When should I decrease feeding intervals for 2 week old scouring lambs?

When should I decrease feeding intervals for 2 week old scouring lambs?

by EV
(Melbourne Australia)

I have twin lambs who are now 2 weeks old. They were saved from the meat factory and have had severe scours since the day I got them which was at 5 days old.

I have been feeding them Diarrest as their main feed (250ml each, 4 times a day).

They have recently started on Scourban and antibiotics as prescribed by the vet.

I sub cut Hartmanns fluids and give them yakult daily. They still have the runs (and horrible small scabs on their face?) but are much brighter and eating very well.

I have not started solids as I feel this would hurt their delicate tummies at this stage.

I am wondering if I could now start feeding them 333mls or more each, 3 times a day? What do you think? Thanks

I am concerned that your lambs still have scours as from what they are on, it should have cleared up by now.

Scourban is very effective and usually you don't need to administer it more than twice before the diarrhea clears up.

Diarrest is also just another treatment for scours and although it has electrolytes and glucose in it, most of it is starch and rice flour. There is some Diarrest that shouldn't be given for more than a 24 hour period, so make sure that you are not using that one.

If your lambs have been on Diarrest for any length of time and without a milk replacer they are not getting the nutritional value they need.

I would stop with everything except the antibiotics.

* Check your teats and bottles and make sure that they are absolutely spotless. Sometimes milk can get trapped in the top of the teat and at the back of the ring at the screw top part. Sterilize in a diluted solution of household bleach.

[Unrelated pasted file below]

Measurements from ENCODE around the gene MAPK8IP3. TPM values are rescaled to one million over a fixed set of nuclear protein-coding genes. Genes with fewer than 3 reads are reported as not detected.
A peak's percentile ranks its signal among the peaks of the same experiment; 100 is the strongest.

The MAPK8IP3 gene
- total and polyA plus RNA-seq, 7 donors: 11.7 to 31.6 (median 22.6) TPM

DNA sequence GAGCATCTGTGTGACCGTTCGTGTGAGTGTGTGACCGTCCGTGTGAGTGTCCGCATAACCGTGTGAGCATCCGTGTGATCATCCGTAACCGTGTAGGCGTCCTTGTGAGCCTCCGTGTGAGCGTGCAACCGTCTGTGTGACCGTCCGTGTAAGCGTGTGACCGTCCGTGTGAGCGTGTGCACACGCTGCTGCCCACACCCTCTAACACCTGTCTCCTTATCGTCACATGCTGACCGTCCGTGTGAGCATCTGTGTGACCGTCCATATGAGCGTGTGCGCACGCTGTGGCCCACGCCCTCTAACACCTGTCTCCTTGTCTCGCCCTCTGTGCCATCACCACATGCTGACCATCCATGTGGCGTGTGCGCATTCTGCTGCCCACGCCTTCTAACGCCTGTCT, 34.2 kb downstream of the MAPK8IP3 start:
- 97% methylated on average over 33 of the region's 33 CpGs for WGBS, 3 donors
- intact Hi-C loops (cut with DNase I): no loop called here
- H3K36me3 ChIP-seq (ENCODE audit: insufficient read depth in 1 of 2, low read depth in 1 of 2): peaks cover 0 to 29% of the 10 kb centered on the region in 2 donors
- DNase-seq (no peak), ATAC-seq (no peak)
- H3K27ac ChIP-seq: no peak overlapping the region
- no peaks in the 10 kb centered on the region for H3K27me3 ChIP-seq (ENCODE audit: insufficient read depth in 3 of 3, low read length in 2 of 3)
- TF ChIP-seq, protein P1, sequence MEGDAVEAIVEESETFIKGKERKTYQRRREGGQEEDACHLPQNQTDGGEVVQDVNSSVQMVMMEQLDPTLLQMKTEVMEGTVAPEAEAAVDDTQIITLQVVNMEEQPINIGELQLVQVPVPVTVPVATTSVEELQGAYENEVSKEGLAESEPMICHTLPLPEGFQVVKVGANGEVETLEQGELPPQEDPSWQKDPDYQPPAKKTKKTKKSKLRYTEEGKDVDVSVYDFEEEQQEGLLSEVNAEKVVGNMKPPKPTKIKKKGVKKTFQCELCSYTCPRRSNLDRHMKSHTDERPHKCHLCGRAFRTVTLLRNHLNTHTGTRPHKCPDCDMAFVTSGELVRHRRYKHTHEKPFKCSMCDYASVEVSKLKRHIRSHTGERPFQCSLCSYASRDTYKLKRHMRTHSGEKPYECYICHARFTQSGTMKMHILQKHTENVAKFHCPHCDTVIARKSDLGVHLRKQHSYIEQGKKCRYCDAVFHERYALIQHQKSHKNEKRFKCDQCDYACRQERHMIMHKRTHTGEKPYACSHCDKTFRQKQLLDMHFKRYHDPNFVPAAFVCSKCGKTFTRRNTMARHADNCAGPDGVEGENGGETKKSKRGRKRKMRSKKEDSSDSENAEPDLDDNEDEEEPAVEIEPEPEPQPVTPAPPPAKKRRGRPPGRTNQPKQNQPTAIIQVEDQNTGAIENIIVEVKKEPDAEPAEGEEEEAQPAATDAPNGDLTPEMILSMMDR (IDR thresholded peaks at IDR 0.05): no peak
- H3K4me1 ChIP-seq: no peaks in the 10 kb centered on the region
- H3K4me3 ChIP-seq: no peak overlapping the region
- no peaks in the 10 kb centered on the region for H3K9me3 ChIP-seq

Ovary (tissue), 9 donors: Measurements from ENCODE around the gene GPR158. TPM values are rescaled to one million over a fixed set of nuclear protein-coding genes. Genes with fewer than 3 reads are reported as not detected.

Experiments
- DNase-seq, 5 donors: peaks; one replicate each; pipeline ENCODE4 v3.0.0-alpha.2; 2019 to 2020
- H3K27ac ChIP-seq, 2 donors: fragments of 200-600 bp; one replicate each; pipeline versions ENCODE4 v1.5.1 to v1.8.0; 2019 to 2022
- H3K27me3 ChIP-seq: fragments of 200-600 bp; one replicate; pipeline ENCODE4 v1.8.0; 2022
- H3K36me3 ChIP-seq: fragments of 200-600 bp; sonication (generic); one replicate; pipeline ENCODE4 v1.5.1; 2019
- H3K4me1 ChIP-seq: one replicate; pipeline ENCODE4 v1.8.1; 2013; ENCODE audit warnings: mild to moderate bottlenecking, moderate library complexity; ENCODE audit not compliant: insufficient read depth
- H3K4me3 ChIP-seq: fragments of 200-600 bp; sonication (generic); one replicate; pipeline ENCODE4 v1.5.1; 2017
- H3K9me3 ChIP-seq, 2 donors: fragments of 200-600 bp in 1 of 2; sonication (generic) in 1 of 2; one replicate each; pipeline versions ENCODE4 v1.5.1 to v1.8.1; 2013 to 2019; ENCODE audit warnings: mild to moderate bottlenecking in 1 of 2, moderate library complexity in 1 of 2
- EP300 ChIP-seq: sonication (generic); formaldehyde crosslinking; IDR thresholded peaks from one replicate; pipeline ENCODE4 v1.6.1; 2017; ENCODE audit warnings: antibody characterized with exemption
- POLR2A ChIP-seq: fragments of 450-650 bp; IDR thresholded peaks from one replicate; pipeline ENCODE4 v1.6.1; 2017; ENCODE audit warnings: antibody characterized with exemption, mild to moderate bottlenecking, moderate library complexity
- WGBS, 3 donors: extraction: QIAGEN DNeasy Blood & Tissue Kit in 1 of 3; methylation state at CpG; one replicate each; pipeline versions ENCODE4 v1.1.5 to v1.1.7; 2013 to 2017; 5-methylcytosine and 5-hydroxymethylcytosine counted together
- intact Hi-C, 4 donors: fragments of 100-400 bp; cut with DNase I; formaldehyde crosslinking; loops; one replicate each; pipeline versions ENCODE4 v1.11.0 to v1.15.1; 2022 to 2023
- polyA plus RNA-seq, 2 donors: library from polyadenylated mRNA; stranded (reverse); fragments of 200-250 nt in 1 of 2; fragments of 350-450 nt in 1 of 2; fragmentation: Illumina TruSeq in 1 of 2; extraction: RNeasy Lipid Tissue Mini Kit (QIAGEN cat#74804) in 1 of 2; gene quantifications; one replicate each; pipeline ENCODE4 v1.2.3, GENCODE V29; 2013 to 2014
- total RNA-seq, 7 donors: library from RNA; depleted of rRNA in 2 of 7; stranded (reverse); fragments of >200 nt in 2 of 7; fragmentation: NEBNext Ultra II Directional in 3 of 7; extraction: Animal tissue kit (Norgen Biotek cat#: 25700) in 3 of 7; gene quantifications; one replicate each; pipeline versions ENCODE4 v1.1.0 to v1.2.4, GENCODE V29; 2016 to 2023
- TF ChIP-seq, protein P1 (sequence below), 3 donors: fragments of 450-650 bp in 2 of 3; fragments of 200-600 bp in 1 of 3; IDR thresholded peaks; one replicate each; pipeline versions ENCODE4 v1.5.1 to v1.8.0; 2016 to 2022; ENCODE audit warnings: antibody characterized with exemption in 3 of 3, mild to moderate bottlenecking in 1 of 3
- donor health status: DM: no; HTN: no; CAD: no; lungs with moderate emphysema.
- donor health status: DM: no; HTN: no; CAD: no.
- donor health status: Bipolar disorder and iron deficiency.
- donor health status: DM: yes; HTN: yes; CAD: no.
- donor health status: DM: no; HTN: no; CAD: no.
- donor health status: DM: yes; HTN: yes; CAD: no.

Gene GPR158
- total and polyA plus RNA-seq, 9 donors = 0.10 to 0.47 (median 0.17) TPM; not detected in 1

* Make sure that when you are giving the lambs their milk replacer or Diarrest that the feed is neither too hot or too cold. Both extremes can cause diarrhea. Any feed should be warmed to blood heat.

* The lambs should have free access to clean water.

* Overfeeding will result in scours.

For the next 24 hours, over 6 feeds, give them nothing else except honey, salt and water and no more than 250ml at a time.

Mix the following in a liter of water:

1/2 teaspoonful of salt
4 tablespoonfuls honey

Make sure that the honey is Manuka honey with at least a +5.

After 24 hours give them a small feed of Diarrest but add some milk replacer to the Diarrest. Increase the milk replacer until you are feeding them nothing else except milk replacer.

The following are suggested feeding volumes for lambs with scours:

At 1-2 weeks old they should be having 6-8 ounces (175 - 240 ml) of milk replacer 6 times a day.

At 3-4 weeks old they should be having 8-10 ounces (240 - 300 ml) of milk replacer 4 times a day.

At 4-6 weeks old they should be having 12 - 16 ounces (355 - 475 ml) of milk replacer 3-4 times a day depending on weight of lamb.

Continue with the yakult as this is very good for them, just make sure that you are not giving them too much, though. Also add 1 tablespoon of yogurt to their milk replacer per feed.

You may also try giving them a handful of dry bran between feeds. They are more than ready for grass or barley straw and this will do them more good than harm, so don't hold back on this.

If they get scours again, give them a dose or two of Scoursban and reduce the amount of feed and take it back to feeding them less but often - 6 feeds a day if you have to, until the scours clears up.

It is far better to underfeed a lamb than overfeed it. Overfeeding in one sitting will always lead to scours.

With regards to the scabs it sounds like milk sores. Lambs get these when they get milk on their mouth when attacking the teat. However, with your lot it could have come from the yakult.

Treat with a mild solution of Jeyes Fluid and water. Just dab on with cotton wool. You can purchase Jeyes Fluid online.

Let us know how you get on.


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